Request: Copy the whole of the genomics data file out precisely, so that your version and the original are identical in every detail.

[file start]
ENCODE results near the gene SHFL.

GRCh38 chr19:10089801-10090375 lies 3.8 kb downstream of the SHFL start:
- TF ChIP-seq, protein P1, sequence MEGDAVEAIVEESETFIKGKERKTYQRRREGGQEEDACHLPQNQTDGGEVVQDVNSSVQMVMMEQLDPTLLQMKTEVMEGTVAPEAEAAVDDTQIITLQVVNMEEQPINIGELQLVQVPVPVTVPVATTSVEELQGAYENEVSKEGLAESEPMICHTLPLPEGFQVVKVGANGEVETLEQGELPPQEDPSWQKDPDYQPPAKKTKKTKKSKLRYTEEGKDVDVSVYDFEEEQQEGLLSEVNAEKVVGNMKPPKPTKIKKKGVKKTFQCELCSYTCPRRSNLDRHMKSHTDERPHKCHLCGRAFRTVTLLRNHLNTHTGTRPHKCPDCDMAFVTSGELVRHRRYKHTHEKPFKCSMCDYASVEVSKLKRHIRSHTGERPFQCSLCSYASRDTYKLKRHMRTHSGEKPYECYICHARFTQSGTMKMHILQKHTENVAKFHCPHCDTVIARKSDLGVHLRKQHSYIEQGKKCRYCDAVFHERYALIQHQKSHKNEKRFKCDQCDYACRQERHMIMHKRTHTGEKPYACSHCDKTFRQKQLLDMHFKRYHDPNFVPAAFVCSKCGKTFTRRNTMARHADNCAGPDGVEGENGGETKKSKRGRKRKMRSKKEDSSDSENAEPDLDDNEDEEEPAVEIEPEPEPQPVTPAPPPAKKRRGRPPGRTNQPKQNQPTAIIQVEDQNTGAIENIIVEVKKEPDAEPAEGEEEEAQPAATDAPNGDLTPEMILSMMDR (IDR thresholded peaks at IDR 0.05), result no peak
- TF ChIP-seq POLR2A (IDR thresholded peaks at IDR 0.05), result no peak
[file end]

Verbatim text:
ENCODE results near the gene SHFL.

GRCh38 chr19:10089801-10090375 lies 3.8 kb downstream of the SHFL start:
- TF ChIP-seq, protein P1, sequence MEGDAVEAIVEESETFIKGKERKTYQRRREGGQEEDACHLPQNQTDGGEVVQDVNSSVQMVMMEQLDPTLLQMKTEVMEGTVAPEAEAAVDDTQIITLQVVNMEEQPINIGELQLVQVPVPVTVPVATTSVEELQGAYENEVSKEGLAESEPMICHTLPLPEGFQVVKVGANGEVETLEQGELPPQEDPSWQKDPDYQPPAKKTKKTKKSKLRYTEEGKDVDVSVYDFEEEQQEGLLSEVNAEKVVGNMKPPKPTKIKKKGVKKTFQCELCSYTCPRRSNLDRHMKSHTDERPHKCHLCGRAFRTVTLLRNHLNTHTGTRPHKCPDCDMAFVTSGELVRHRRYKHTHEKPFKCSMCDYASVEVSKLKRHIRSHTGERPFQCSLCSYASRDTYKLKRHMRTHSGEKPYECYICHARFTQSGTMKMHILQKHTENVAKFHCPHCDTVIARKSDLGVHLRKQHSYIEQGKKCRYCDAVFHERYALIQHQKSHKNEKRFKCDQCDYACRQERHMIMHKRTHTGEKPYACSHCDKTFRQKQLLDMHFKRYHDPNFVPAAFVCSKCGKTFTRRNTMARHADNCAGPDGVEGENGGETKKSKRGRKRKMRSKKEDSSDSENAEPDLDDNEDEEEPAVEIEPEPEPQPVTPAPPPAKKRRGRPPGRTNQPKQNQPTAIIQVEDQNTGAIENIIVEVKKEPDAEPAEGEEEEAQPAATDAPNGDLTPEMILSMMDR (IDR thresholded peaks at IDR 0.05), result no peak
- TF ChIP-seq POLR2A (IDR thresholded peaks at IDR 0.05), result no peak